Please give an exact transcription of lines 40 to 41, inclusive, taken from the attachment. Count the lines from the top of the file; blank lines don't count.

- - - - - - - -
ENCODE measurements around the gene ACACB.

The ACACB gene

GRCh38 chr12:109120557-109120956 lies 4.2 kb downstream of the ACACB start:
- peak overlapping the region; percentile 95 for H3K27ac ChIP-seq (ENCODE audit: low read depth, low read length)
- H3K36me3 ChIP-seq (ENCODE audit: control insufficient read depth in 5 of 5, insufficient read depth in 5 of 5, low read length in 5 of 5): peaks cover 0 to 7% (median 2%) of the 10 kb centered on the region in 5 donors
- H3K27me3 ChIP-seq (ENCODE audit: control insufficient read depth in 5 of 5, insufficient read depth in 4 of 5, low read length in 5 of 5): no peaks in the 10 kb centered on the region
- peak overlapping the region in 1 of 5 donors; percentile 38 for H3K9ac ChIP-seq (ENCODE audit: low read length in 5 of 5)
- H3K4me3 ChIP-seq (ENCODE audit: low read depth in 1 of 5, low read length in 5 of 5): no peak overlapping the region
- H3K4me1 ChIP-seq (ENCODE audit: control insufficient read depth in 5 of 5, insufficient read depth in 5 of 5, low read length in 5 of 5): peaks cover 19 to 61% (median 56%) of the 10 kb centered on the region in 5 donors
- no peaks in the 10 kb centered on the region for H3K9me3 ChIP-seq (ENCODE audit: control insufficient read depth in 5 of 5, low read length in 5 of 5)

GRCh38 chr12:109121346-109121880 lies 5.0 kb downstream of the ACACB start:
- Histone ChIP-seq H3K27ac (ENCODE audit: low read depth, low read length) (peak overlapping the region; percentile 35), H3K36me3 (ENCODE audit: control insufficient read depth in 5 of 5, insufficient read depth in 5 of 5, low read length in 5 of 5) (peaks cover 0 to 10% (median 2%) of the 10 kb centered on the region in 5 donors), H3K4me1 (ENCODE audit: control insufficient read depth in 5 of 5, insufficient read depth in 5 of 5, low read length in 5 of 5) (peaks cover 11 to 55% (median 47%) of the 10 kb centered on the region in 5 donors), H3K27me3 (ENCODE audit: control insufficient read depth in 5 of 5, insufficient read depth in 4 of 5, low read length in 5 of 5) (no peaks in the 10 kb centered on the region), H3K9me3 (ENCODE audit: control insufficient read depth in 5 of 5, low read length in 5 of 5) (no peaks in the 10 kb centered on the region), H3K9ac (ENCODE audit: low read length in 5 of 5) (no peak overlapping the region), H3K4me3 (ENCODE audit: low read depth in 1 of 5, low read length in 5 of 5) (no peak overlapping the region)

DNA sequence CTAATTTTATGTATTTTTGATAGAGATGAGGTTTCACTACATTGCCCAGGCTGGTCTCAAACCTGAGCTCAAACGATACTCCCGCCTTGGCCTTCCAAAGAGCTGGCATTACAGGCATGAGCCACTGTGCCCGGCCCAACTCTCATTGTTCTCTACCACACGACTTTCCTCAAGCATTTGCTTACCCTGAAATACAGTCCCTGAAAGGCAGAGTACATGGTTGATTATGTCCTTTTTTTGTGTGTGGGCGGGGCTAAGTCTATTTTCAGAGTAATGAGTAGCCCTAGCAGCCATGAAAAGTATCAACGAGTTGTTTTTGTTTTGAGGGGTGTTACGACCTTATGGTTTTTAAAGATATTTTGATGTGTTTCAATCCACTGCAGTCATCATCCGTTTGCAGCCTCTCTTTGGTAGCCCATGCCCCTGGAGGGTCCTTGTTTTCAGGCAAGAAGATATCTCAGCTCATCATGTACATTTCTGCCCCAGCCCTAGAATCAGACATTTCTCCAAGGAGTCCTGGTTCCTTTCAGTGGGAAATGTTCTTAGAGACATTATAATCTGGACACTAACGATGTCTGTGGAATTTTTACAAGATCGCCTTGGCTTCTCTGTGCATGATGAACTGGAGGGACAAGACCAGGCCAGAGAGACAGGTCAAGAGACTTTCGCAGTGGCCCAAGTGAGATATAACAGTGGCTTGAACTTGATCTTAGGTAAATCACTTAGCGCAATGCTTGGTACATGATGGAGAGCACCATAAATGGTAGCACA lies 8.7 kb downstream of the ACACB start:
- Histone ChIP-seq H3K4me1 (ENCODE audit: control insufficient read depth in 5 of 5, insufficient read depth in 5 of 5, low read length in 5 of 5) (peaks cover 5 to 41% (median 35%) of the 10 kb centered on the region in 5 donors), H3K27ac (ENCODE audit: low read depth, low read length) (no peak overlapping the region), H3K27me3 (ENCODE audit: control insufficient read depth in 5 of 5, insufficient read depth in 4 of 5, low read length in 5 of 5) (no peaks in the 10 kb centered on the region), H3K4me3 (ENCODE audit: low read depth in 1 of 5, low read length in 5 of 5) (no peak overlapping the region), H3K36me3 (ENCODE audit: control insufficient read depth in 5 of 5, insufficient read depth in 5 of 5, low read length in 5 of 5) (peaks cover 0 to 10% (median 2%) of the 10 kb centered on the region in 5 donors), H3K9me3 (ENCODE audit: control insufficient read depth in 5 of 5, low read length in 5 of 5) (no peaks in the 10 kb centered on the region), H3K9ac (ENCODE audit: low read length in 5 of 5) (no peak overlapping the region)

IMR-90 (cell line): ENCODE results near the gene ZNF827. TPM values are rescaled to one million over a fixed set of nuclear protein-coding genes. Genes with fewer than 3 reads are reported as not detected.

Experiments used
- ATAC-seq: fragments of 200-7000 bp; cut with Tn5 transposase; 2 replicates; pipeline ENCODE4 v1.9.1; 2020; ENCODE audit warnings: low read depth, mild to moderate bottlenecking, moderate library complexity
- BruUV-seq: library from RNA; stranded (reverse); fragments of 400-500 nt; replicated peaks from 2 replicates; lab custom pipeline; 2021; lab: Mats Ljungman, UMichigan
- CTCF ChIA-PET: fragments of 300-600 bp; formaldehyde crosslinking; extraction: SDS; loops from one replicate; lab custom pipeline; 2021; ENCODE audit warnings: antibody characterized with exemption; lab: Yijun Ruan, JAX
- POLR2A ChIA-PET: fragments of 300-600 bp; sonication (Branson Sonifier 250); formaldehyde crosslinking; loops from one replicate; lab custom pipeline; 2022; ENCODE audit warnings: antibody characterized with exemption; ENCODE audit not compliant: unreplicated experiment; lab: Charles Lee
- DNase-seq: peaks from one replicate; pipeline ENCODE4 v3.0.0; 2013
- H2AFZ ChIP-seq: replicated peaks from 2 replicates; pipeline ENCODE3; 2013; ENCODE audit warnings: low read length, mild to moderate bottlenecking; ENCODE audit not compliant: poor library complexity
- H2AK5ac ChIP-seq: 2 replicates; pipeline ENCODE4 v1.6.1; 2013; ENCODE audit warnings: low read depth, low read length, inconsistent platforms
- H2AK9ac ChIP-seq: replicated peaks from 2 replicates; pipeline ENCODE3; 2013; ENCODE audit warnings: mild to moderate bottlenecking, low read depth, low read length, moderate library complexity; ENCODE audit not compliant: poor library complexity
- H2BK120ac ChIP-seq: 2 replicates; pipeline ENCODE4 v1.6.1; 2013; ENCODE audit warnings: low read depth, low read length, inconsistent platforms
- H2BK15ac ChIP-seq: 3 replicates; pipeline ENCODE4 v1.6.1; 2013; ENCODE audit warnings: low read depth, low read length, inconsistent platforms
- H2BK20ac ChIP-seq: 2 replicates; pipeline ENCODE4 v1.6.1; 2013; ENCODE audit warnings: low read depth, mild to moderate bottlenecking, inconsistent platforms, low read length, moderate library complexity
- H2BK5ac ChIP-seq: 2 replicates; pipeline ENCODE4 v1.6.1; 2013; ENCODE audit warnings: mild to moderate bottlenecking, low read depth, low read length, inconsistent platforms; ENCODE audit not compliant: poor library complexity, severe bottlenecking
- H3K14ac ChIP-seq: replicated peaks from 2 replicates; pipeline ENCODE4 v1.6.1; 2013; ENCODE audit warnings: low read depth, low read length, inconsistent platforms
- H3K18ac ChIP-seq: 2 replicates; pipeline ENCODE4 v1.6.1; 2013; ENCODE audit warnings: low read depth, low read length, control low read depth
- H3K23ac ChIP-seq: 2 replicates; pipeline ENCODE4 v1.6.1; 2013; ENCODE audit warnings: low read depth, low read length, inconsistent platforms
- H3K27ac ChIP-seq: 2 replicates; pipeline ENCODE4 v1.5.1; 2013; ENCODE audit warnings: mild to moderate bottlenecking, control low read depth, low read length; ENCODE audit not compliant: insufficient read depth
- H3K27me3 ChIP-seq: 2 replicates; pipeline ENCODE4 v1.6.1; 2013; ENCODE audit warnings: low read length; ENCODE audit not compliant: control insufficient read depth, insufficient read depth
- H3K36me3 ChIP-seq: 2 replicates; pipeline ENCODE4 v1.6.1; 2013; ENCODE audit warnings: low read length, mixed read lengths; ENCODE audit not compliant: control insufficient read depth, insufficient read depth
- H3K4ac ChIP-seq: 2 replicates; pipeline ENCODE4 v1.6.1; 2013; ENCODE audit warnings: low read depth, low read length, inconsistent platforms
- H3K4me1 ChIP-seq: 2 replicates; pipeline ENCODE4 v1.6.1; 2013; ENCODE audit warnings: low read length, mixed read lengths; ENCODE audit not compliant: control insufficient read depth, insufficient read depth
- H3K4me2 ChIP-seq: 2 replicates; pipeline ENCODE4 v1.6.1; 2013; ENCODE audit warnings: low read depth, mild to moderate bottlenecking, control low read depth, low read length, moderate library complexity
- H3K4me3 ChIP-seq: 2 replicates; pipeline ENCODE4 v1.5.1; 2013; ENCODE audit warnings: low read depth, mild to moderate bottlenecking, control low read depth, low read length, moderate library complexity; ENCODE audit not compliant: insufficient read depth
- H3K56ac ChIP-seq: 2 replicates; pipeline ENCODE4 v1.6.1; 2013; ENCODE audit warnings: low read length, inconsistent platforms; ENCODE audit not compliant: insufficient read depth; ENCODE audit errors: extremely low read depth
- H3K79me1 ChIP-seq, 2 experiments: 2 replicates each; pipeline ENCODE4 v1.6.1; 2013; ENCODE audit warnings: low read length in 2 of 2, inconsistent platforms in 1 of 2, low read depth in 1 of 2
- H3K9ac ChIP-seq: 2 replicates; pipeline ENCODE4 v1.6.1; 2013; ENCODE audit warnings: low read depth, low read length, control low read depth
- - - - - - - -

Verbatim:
- H3K79me1 ChIP-seq, 2 experiments: 2 replicates each; pipeline ENCODE4 v1.6.1; 2013; ENCODE audit warnings: low read length in 2 of 2, inconsistent platforms in 1 of 2, low read depth in 1 of 2
- H3K9ac ChIP-seq: 2 replicates; pipeline ENCODE4 v1.6.1; 2013; ENCODE audit warnings: low read depth, low read length, control low read depth